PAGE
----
Yesterday, Apple Insider published an interesting story about Apple’s application for a “smart dock” which would listen in on your daily activities, and allow a docked device to use Siri to accomplish various tasks.
On the one hand, it sounds a little bit creepy (Apple already knows way too much about me without Siri constantly listening in), but on the other hand, there are lots of great use-cases. Activating music playback comes to mind, as well as being able to read and answer messages and emails via voice while doing the dishes, for example.
It’s an interesting idea that could have a wide range of applications. As published in the patent application, the device seems to be essentially a smarter speaker dock, but I for one would love to see an option for a speakerless version that could be integrated into an existing home stereo setup.
If you’re interested in peeking behind the curtain at other ideas that Apple is chewing on, check out Patently Apple.
Over at Ars Technica, there’s an in-depth look at the Macintosh TV. No, not the Apple TV—that’s something completely different.
If you weren’t an Apple nerd 20 years ago, you probably don’t know much about the fabled (and failed) Macintosh TV. It was a boxy, jet-black all-in-one Mac that came with all the bells and whistles of the time: a 32 MHz Motorola 68030 processor, 5 MB of RAM (which you could boost to a whopping 8) 160 MB of internal hard drive storage, and a 14″ 640×480 Sony Trinitron Monitor.
Oh, and there was the black box’s killer feature: a built-in TV tuner! But this was the olden days, of course, so you could watch TV or putter around in System 7.1—but not both at the same time.
You can read more about the Macintosh TV experience over at Ars, or check out this in-depth Macintosh TV restoration, complete with pictures.
Saying that they “still have a lot to cover,” Apple recently invited a select group of the tech press to an event at Yerba Buena Center for the Arts in San Francisco next Tuesday.
While the invitation gave little in the way of clues, it’s almost a sure bet that Mavericks and new iPads will be on display. But there are also rumors circulating about an updated Apple TV, and the Mac Pro that was teased at WWDC this year.
If you want to dive into the rumor pool, check basically any tech site on the internet, but The Verge has a concise roundup of what Apple fans might see next week. And if you’re feeling nostalgic, over at CNET, you can take a gander at Apple event invitations through the years
In 1984, the original Macintosh was a revolution in computing. From the provocative ad to the cutting edge interface, the Mac represented the future of technology. One of the marquee features of the new machine was an app called MacPaint, which cost $195 at the time, in a bundle with MacWrite.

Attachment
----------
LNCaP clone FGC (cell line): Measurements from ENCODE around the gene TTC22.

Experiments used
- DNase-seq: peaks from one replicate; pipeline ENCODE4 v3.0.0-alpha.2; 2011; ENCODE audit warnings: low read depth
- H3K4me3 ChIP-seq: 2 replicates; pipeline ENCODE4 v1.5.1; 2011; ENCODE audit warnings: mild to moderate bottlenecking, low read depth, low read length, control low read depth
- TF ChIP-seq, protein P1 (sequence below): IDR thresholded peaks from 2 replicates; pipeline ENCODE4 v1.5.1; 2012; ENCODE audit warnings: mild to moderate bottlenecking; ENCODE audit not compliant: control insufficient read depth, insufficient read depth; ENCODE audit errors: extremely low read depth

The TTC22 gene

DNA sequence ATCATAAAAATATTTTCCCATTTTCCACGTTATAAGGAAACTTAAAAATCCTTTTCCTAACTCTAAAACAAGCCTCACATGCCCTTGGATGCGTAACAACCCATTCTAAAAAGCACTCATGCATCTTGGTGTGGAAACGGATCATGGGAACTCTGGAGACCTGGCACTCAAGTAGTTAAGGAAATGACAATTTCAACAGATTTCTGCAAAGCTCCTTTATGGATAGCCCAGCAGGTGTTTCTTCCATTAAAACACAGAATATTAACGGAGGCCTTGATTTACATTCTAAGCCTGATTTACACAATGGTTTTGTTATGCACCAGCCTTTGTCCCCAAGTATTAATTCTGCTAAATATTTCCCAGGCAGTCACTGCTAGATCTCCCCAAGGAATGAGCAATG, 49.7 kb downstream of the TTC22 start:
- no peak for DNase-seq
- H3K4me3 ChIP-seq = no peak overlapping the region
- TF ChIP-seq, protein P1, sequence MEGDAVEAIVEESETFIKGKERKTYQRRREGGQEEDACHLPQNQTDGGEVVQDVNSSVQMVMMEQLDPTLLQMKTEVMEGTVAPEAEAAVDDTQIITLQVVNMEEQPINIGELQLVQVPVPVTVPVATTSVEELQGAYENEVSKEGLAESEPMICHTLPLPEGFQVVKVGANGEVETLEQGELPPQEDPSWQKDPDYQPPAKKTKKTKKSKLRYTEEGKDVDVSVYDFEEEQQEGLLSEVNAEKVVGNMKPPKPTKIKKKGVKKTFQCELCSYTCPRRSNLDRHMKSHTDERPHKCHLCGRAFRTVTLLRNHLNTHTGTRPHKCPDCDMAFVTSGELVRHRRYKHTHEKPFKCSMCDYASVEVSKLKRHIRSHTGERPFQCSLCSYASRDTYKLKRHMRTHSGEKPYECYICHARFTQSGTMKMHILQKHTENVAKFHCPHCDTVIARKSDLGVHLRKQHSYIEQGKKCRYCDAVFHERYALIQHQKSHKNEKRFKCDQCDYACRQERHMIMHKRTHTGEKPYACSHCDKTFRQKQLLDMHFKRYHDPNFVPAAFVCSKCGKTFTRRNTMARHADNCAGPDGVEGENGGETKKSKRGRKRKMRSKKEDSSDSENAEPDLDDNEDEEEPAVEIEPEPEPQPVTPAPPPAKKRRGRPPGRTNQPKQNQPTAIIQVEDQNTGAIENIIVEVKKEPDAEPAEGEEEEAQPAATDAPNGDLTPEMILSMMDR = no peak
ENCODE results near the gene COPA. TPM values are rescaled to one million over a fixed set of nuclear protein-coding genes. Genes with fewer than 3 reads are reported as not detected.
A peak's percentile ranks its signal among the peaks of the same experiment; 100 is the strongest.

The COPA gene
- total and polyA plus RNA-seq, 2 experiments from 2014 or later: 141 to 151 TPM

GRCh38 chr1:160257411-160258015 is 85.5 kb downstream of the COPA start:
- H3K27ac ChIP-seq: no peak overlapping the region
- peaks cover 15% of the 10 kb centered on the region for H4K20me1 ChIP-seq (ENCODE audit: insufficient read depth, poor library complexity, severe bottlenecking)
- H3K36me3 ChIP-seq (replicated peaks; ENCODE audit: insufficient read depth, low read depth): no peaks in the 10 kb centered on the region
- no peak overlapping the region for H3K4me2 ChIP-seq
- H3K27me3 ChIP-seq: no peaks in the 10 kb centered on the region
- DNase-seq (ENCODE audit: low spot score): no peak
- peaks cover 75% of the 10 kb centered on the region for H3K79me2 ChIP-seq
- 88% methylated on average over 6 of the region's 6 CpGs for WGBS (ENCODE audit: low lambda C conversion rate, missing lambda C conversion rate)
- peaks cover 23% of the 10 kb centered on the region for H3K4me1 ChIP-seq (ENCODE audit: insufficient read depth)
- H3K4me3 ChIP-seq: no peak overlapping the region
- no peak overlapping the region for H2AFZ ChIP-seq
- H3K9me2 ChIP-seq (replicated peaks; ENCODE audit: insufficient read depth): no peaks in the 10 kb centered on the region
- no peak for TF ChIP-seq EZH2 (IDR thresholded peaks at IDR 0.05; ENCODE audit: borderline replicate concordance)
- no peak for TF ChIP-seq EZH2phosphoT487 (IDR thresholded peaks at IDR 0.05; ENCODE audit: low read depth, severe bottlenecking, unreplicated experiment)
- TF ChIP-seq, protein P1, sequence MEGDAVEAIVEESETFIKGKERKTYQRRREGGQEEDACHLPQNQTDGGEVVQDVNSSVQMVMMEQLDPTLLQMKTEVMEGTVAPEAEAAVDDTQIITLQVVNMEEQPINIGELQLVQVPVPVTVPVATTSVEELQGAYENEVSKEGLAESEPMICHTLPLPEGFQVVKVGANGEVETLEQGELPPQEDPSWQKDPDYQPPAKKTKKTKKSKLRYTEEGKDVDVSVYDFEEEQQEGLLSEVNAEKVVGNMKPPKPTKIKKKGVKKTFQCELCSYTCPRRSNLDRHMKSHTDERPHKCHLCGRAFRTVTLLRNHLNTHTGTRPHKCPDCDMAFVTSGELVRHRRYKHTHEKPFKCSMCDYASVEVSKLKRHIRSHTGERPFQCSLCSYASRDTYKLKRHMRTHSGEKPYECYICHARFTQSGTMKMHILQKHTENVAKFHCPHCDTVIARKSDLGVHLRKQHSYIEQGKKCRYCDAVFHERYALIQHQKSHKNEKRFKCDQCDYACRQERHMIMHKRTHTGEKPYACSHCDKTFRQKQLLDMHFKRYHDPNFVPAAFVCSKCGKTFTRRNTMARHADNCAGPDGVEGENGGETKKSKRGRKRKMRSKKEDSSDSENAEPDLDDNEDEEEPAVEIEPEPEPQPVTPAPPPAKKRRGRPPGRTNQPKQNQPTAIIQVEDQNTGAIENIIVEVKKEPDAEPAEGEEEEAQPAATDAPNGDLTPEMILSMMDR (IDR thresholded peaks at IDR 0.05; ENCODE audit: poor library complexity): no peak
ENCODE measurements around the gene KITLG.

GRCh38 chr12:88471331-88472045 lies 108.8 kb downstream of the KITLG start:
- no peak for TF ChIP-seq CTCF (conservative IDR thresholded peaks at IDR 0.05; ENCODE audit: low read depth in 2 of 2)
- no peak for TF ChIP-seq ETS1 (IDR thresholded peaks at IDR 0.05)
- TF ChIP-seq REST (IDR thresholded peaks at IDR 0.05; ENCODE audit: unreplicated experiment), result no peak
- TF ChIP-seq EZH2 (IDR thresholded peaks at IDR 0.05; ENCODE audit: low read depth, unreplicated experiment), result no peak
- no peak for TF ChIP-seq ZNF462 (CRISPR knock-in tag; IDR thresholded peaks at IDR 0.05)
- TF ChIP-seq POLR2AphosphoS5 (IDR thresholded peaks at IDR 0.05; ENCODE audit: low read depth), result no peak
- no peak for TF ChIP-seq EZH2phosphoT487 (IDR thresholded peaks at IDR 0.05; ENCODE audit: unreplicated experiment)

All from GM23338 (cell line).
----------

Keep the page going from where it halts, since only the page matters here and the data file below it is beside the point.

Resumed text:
Of course, by today’s standards, MacPaint was an incredibly primitive graphics program. But at the time, the idea that a computer and a mouse could create images that you could save and re-use in other applications was nothing short of amazing…and it kick-started the Mac’s reputation as the go-to machine for graphic designers and other people who work in visual mediums.
MacPaint was discontinued in 1988, but thanks to CloudPaint you can take MacPaint for a spin in your web browser. It’s a whole lot of retro bitmap monochrome fun. Although, we’re glad we have some better design tools at our disposal now:
Siri is one of those iOS features that I never thought I’d need…until I started using it. Now, I use Siri several times a day to do everything from checking to see if there’s a baseball game today (useful for planning transit trips) to setting a timer for my morning tea. I use Siri to check weather for upcoming trips, and to send text messages when I’m driving or otherwise have my hands full. But I never really thought about who the “real” Siri was until today.
According to CNN, the voice of Siri is Susan Bennett, a voice actor from Georgia. Though Apple won’t confirm it, Bennett says she recorded the voice eight years ago, not knowing at the time that she’d end up interacting with millions of iPhone users on a daily basis.
In 2005, Bennett spent four hours a day for the entire month of June recording “nonsensical words and phrases” which were then isolated and digitized, where they were used as the building blocks for Siri’s signature sound. You can read more about the process, and see & hear the real Siri over at CNN.com.
PS: Best Buy is having an iPhone 5c sale…but you’ve got to be quick!
It’s only offered in-store, but Best Buy is offering a $50 gift card that you can use on the spot to cut the price of a new 5c down to $49. If you’re planning on buying a 5c this weekend, you might want to check Best Buy before heading to Apple or your carrier’s stores.
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